(WASHINGTON) — With several vulnerable Republican seats up for grabs in the U.S. Senate in the 2016 election, the two major parties are locked in a tight battle for control of Congress’ upper chamber this November.
ABC News ratings show control of the Senate will be a close contest in November: Republicans will likely finish with at lease 49 seats and Democrats, likely 47 seats — with the four remaining seats rated as pure toss-ups that could go either direction.
Many of the seats the GOP won during the 2010 Tea Party wave are now up for re-election, so holding onto its 54-seat Republican majority was always going to be a tall order for the GOP.
But with competitive seats in battleground states like Florida and Ohio leaning red and seats in states like Pennsylvania and New Hampshire remaining tight, control of the chamber is very much in question headed into the final weeks of the campaign.
Only one-third of the seats in the Senate come up for election every two years, so 30 Republican seats and 36 Democratic seats are safe from re-election in 2016.
Fourteen seats are rated Solid Republican vs. nine seats that are Solid Democratic. Another five seats are Lean Republican, two seats are Lean Democratic and four are pure toss-ups.
Solid Republican Alabama, Alaska, Arkansas, Georgia, Idaho, Iowa, Kansas, Kentucky, Louisiana, North Dakota, Oklahoma, South Carolina, South Dakota, Utah.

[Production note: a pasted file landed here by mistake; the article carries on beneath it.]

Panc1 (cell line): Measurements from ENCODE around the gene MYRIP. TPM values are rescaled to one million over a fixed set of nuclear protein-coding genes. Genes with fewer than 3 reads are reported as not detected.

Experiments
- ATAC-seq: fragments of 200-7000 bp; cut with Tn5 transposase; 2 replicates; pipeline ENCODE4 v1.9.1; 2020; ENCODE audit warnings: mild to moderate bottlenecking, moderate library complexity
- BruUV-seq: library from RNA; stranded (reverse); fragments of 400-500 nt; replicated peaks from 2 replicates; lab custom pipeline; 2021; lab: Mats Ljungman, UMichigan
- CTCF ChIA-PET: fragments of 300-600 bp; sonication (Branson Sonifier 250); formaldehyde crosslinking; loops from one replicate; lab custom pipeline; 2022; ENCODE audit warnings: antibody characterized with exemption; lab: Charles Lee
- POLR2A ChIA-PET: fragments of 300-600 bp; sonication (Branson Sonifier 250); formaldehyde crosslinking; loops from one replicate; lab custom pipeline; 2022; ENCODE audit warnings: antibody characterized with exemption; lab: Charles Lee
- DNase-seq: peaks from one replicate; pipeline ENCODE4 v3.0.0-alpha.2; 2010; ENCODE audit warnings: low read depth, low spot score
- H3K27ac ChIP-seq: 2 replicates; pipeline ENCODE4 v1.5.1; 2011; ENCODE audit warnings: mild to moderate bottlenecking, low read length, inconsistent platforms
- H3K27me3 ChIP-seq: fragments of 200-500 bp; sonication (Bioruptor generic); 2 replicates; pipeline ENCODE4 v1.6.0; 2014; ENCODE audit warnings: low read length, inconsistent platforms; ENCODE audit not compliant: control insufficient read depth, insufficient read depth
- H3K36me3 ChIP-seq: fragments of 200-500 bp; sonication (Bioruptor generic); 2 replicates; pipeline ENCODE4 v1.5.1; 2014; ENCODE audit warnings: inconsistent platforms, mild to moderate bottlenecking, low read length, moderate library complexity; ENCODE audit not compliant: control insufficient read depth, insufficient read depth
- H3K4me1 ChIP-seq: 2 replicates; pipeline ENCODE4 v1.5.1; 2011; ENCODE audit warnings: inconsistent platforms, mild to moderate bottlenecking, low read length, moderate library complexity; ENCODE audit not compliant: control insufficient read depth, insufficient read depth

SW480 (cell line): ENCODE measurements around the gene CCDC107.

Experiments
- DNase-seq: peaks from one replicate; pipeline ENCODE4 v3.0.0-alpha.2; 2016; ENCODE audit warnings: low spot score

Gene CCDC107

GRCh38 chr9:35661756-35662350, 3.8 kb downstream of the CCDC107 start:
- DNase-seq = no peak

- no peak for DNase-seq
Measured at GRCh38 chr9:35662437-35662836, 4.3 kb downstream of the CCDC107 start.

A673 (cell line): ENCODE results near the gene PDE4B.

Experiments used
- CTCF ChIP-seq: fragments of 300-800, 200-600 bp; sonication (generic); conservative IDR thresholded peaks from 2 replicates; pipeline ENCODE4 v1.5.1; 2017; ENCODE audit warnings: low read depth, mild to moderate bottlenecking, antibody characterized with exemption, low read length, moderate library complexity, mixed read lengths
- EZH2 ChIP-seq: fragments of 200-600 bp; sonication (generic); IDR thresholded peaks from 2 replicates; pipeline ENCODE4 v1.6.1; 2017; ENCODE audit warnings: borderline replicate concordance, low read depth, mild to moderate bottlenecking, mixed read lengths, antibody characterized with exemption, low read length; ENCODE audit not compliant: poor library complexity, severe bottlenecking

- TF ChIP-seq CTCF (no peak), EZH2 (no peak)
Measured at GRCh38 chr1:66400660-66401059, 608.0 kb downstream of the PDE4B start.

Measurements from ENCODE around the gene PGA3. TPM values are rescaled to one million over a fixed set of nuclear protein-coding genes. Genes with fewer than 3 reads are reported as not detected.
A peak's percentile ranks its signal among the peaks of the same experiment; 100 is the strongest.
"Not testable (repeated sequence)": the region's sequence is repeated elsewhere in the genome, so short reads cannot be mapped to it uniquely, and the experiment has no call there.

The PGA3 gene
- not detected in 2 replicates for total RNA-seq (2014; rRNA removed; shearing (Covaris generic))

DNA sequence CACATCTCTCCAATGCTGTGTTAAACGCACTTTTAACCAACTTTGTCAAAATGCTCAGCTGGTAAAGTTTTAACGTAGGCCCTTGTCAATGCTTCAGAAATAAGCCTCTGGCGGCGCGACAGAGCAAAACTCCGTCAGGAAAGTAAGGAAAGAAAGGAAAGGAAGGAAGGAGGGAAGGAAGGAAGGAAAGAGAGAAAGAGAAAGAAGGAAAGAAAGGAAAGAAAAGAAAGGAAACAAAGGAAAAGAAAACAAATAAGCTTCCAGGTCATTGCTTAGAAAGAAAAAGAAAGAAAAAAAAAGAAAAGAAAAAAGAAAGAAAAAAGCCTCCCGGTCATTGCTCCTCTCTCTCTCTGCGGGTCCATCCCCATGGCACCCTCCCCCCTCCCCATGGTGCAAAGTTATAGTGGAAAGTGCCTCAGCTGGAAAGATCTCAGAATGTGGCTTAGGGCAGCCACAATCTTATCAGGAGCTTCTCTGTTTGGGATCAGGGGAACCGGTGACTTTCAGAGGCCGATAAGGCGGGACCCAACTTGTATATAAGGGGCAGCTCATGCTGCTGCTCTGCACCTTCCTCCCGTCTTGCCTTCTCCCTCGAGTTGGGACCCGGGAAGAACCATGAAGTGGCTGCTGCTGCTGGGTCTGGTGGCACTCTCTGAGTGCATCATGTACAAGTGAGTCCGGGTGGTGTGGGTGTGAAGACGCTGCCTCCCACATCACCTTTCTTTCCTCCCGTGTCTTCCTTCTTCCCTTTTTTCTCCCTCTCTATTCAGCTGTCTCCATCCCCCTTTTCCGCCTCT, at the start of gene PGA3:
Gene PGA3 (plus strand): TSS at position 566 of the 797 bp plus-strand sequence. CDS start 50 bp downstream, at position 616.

Leans Republican Arizona, Florida, Missouri, North Carolina, Ohio.
Tossup Indiana, Nevada, New Hampshire, Pennsylvania.
Leans Democratic Illinois, Wisconsin.
Solid Democratic California, Colorado, Connecticut, Hawaii, Maryland, New York, Oregon, Vermont, Washington.
U.S. House of Representatives
The race for control of the House of Representatives is less competitive as Republicans currently hold a 30-seat advantage, 246-186 with three vacancies, likely enough to hold onto the chamber into 2017 and shape legislative action regardless of the fate of the U.S. Senate or the White House.
ABC News gives an advantage to Democrats in seven seats currently held by Republicans and rates 16 additional races as a tossup. Even if Democrats were to sweep those races and protect the one Democratic seat that is rated as turning red, the party would still trail the GOP by seven seats.
206 seats are rated Solid Republican vs. 178 seats that are Solid Democratic. Another 22 seats are Lean Republican, 13 seats are Lean Democratic and 16 are pure toss-ups.
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